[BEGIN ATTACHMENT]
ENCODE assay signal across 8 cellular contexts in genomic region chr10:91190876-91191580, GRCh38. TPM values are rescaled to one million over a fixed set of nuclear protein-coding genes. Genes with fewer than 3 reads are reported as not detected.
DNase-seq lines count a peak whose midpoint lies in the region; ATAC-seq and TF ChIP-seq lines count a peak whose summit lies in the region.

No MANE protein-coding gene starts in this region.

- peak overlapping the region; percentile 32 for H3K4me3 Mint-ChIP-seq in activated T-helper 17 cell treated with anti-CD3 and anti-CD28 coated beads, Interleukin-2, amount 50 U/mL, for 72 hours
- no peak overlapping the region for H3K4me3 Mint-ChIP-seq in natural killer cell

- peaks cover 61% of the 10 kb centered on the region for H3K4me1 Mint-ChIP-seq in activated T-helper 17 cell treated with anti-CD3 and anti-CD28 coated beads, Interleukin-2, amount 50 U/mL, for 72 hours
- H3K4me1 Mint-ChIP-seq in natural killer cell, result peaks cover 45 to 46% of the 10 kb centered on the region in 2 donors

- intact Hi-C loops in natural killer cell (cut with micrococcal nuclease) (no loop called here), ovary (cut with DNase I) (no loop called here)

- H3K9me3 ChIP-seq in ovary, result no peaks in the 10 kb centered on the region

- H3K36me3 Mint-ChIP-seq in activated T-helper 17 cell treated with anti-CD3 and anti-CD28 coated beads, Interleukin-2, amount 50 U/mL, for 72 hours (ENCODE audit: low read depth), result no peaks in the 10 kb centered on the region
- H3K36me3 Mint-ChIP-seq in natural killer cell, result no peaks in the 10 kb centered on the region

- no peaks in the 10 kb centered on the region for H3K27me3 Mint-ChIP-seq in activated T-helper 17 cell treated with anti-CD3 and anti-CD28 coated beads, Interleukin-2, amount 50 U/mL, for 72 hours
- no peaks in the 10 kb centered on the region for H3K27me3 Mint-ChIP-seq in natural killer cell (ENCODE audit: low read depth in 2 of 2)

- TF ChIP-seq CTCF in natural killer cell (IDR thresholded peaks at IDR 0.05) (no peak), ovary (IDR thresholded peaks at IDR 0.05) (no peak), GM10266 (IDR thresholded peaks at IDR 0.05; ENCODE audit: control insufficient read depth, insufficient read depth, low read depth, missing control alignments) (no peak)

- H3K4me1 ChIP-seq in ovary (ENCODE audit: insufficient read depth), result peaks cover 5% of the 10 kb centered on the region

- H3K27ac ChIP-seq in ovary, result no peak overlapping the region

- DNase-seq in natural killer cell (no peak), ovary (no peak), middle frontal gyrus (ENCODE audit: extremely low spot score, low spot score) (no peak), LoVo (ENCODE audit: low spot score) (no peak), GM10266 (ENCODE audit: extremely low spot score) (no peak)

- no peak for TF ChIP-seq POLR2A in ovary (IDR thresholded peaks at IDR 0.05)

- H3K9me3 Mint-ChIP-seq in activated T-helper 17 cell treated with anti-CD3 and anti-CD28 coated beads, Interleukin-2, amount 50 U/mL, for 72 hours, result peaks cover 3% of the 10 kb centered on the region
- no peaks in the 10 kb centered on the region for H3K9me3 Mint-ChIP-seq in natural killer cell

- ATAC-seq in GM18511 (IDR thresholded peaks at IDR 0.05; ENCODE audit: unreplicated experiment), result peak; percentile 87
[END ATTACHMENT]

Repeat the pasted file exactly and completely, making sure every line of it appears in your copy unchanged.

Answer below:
ENCODE assay signal across 8 cellular contexts in genomic region chr10:91190876-91191580, GRCh38. TPM values are rescaled to one million over a fixed set of nuclear protein-coding genes. Genes with fewer than 3 reads are reported as not detected.
DNase-seq lines count a peak whose midpoint lies in the region; ATAC-seq and TF ChIP-seq lines count a peak whose summit lies in the region.

No MANE protein-coding gene starts in this region.

- peak overlapping the region; percentile 32 for H3K4me3 Mint-ChIP-seq in activated T-helper 17 cell treated with anti-CD3 and anti-CD28 coated beads, Interleukin-2, amount 50 U/mL, for 72 hours
- no peak overlapping the region for H3K4me3 Mint-ChIP-seq in natural killer cell

- peaks cover 61% of the 10 kb centered on the region for H3K4me1 Mint-ChIP-seq in activated T-helper 17 cell treated with anti-CD3 and anti-CD28 coated beads, Interleukin-2, amount 50 U/mL, for 72 hours
- H3K4me1 Mint-ChIP-seq in natural killer cell, result peaks cover 45 to 46% of the 10 kb centered on the region in 2 donors

- intact Hi-C loops in natural killer cell (cut with micrococcal nuclease) (no loop called here), ovary (cut with DNase I) (no loop called here)

- H3K9me3 ChIP-seq in ovary, result no peaks in the 10 kb centered on the region

- H3K36me3 Mint-ChIP-seq in activated T-helper 17 cell treated with anti-CD3 and anti-CD28 coated beads, Interleukin-2, amount 50 U/mL, for 72 hours (ENCODE audit: low read depth), result no peaks in the 10 kb centered on the region
- H3K36me3 Mint-ChIP-seq in natural killer cell, result no peaks in the 10 kb centered on the region

- no peaks in the 10 kb centered on the region for H3K27me3 Mint-ChIP-seq in activated T-helper 17 cell treated with anti-CD3 and anti-CD28 coated beads, Interleukin-2, amount 50 U/mL, for 72 hours
- no peaks in the 10 kb centered on the region for H3K27me3 Mint-ChIP-seq in natural killer cell (ENCODE audit: low read depth in 2 of 2)

- TF ChIP-seq CTCF in natural killer cell (IDR thresholded peaks at IDR 0.05) (no peak), ovary (IDR thresholded peaks at IDR 0.05) (no peak), GM10266 (IDR thresholded peaks at IDR 0.05; ENCODE audit: control insufficient read depth, insufficient read depth, low read depth, missing control alignments) (no peak)

- H3K4me1 ChIP-seq in ovary (ENCODE audit: insufficient read depth), result peaks cover 5% of the 10 kb centered on the region

- H3K27ac ChIP-seq in ovary, result no peak overlapping the region

- DNase-seq in natural killer cell (no peak), ovary (no peak), middle frontal gyrus (ENCODE audit: extremely low spot score, low spot score) (no peak), LoVo (ENCODE audit: low spot score) (no peak), GM10266 (ENCODE audit: extremely low spot score) (no peak)

- no peak for TF ChIP-seq POLR2A in ovary (IDR thresholded peaks at IDR 0.05)

- H3K9me3 Mint-ChIP-seq in activated T-helper 17 cell treated with anti-CD3 and anti-CD28 coated beads, Interleukin-2, amount 50 U/mL, for 72 hours, result peaks cover 3% of the 10 kb centered on the region
- no peaks in the 10 kb centered on the region for H3K9me3 Mint-ChIP-seq in natural killer cell

- ATAC-seq in GM18511 (IDR thresholded peaks at IDR 0.05; ENCODE audit: unreplicated experiment), result peak; percentile 87